Has Nikon got a cinema camera range in development?

Nikon cinema line

It’s been a bit of a trend for Nikon shooters to jump ship to Sony, Fuji and Panasonic in recent years. I even know a few myself. I am hearing rumours that Nikon might be about to finally wake up – to offer a broad range of filmmaking camera equipment (and lenses) for professionals.

Nikon has pushed 4K video on the Z series quite a bit but never quite stepped into higher-end video features. The 10bit internal codec and LOG is still missing, as Nikon made the questionable decision of enabling these via HDMI only. We got ProRes RAW as Nikon gauged the interest in it but oddly enough no full frame 4K/60p (it is still a crop) or 4K/120p. So the Z6 II or Z7 II are just not quite as all-round capable for video as rival models from Sony, Canon, Fuji or Panasonic, although in some cases the competition will cost you at least $1000 more (I’m thinking EOS R5, A7S III, S1H, and going even higher the GFX 100S).

So Canon has 8K and internal RAW, plus their mirrorless lens mount on a RED camera. Sony has the A7S III with video features not available on any other full frame mirrorless camera, Fuji has medium format and the very popular X-T4, while Panasonic has the S1H and GH5S).

What does Nikon have that stands out?

Looking back at older interviews with key Nikon people in Japan, in 2016 they said advanced video features were being held back in order not to confuse stills shooters. That remark hasn’t aged well! In later interviews, Nikon admit that they’re not in the broadcast industry “yet” but made no mention of being in the filmmaking and pro videography industry. What I am hearing from my source is that they are no longer thinking along the same lines. So many stills shooters get requests for video that it makes sense for them to invest in a separate cine camera and this opens up a new opportunity for Nikon to sell Z mount lenses for video, and even produce a new Cine range of lenses as well.

Quite a large chunk of the profit from any camera system is the lenses. Broadening Nikon’s range beyond just a few Z-series stills cameras would turbo charge the sale of optics. What about actual cine cameras though?

One of the reasons Nikon has taken so long to consider a cine camera line is that F-mount DSLR lenses are so unsuited for the purpose, with noisy AF motors and old fashioned manual focus mechanisms, which even turn the opposite way to a cine lens. Now that the entire Nikon lens range has been revamped for the digital era with Z-mount, quiet AF and fly by wire manual focus the lenses are technologically more suited to videography (although fly by wire manual focus isn’t ideal for cinematography).

My question for Nikon is this:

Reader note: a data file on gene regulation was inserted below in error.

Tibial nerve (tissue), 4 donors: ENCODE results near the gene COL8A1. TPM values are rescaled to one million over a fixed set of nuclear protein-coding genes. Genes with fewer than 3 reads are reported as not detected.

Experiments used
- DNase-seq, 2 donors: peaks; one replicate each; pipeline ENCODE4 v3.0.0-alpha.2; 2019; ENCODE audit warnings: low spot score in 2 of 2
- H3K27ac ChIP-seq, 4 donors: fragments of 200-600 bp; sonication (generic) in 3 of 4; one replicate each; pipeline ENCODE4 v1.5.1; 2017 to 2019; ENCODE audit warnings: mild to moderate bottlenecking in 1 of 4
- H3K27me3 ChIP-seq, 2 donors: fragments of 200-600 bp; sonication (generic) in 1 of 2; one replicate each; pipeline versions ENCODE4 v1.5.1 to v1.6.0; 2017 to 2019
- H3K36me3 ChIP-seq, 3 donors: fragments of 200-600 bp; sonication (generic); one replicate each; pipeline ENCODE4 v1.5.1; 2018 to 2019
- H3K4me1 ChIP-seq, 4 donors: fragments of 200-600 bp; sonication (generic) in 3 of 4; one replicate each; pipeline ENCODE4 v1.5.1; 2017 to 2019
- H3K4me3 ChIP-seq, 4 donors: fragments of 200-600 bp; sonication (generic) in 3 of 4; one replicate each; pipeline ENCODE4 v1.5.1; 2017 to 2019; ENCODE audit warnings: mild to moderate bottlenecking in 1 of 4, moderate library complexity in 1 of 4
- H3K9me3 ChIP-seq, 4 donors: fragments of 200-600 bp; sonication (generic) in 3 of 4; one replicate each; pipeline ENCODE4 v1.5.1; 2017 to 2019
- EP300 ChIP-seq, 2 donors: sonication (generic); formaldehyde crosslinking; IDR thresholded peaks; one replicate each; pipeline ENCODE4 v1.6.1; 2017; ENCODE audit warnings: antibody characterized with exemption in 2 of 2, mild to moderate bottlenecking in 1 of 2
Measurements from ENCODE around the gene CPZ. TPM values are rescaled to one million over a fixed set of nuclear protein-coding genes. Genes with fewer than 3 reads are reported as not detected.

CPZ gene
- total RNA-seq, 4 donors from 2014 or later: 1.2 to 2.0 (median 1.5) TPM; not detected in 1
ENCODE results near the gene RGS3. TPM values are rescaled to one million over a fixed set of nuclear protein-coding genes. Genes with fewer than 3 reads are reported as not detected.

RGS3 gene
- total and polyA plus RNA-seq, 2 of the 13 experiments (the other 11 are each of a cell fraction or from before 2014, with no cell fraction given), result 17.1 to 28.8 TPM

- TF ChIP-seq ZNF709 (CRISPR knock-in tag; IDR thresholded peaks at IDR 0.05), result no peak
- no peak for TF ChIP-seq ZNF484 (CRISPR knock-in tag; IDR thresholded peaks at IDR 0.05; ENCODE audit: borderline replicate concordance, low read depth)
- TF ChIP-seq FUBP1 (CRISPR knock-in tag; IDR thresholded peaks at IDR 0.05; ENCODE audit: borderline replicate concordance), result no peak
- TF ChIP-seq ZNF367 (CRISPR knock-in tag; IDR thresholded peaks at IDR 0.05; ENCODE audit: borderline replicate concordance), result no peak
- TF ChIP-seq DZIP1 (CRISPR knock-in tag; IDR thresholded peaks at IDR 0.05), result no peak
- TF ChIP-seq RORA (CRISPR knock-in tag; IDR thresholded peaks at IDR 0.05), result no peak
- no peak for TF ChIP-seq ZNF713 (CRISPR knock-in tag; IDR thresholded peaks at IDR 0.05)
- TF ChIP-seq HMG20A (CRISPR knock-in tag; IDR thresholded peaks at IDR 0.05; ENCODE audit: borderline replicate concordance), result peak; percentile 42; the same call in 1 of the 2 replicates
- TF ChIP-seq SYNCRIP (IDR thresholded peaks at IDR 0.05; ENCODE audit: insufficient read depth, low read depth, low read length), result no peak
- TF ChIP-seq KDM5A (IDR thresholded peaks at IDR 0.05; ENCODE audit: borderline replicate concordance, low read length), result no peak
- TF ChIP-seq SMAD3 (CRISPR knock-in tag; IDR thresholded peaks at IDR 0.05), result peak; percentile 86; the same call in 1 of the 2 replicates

If you are going to enter the market how can you stand out against what’s already available from Sony, Canon and Panasonic?

CanSonyPana have mature cine camera ranges out there already. Sony with the FS series and a presence in Hollywood where they compete with RED and Arri. Canon with the Cinema EOS range (the highest end models rival RED) and Panasonic with the Varicam range and of course our much loved GH series.

In order for Nikon to stand out they can bring their optical expertise to the market and produce lenses especially designed for filmmaking and video. They have strengths in the colour science department, certainly versus Sony although Canon and RED are arguably even better.

The downside is: Nikon have no existing technology (outside of optics) that the other companies don’t have. They would have to start from scratch, select which part of the market to focus on and put a huge investment into it which is quite risky without any existing presence in the marketplace. Do Nikon choose high end cinema, professional broadcasting or pro videographers? Do they try to appeal to younger filmmakers, YouTubers, social media influencers and video enthusiasts? Do they try to cover all four areas of the market with multiple cameras right off the bat? It’s tricky to say which one would be most doable and most profitable without any history to draw from, other than very long ago from the Super 8 era and a few failed Coolpix camcorder experiments!

So if Nikon does not go ahead, we can still expect to see video keep improving on future Z cameras in a predictable way without ever quite becoming market leading, like I am sure the professional Z9 flagship will fill in a few gaps in the specs sheet but why would a Sony user sell all their E-mount lenses and buy the equivalents in Z-mount to use a Z9 or Z6 when it doesn’t do anything differently (or better) compared to the Sony A7S III?

Although my source claims otherwise, Nikon might be best off just calling it quits and not bothering!